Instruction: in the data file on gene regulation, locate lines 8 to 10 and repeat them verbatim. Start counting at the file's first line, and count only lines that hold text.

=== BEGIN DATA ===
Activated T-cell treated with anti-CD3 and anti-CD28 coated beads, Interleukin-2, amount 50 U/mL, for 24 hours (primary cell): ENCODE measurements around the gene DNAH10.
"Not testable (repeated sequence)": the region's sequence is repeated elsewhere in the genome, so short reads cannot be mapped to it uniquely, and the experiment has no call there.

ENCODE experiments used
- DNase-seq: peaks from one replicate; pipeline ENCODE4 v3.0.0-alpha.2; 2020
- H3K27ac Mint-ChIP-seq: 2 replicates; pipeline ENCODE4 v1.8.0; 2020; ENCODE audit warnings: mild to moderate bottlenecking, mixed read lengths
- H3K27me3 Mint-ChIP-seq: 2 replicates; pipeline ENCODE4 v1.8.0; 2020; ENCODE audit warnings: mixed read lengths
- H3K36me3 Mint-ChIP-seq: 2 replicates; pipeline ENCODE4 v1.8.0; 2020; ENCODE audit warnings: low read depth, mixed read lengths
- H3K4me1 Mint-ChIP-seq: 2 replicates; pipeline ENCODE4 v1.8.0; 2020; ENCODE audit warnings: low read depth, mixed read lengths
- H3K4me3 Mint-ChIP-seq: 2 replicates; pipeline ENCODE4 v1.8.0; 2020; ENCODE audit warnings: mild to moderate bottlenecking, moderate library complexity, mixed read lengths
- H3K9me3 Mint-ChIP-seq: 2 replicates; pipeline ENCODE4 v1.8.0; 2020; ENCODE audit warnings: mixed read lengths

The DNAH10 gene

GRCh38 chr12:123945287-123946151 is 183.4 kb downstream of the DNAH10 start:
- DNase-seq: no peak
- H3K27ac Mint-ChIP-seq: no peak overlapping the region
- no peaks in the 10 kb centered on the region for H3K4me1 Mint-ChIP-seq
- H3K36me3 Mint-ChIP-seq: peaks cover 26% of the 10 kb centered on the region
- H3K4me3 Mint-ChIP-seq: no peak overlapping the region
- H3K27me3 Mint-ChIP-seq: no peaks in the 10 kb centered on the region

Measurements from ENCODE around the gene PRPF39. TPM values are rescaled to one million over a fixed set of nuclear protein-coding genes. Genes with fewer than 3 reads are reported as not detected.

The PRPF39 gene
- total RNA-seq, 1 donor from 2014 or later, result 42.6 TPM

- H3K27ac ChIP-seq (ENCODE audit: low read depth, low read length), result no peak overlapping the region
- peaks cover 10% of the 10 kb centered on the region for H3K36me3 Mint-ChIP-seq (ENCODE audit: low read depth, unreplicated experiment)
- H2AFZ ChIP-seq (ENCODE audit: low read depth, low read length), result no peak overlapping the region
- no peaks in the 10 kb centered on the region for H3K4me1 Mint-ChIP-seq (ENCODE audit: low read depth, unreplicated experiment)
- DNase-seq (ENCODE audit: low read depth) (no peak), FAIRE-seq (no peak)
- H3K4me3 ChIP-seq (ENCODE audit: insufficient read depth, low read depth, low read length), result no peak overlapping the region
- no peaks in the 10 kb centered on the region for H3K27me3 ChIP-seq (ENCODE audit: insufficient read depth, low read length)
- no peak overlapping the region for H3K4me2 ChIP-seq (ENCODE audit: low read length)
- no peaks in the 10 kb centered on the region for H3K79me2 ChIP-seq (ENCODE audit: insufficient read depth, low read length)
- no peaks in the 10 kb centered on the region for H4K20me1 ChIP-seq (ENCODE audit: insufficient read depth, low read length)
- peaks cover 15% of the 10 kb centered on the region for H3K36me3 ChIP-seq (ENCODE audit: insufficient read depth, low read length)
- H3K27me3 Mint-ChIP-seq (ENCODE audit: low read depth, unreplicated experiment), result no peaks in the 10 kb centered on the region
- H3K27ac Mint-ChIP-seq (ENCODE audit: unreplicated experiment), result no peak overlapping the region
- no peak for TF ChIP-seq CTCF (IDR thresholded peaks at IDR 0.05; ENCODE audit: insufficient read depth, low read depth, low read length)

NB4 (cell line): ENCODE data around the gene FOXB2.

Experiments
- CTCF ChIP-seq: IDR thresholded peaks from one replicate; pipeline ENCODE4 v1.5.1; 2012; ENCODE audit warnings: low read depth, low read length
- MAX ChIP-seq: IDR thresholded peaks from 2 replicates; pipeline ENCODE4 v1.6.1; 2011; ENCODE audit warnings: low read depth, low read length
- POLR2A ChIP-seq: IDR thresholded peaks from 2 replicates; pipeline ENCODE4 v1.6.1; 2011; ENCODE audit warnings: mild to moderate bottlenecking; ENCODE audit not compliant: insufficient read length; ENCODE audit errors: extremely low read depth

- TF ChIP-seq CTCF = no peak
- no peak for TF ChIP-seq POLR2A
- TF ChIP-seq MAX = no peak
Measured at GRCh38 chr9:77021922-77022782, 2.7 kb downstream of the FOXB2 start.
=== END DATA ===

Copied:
- H3K4me1 Mint-ChIP-seq: 2 replicates; pipeline ENCODE4 v1.8.0; 2020; ENCODE audit warnings: low read depth, mixed read lengths
- H3K4me3 Mint-ChIP-seq: 2 replicates; pipeline ENCODE4 v1.8.0; 2020; ENCODE audit warnings: mild to moderate bottlenecking, moderate library complexity, mixed read lengths
- H3K9me3 Mint-ChIP-seq: 2 replicates; pipeline ENCODE4 v1.8.0; 2020; ENCODE audit warnings: mixed read lengths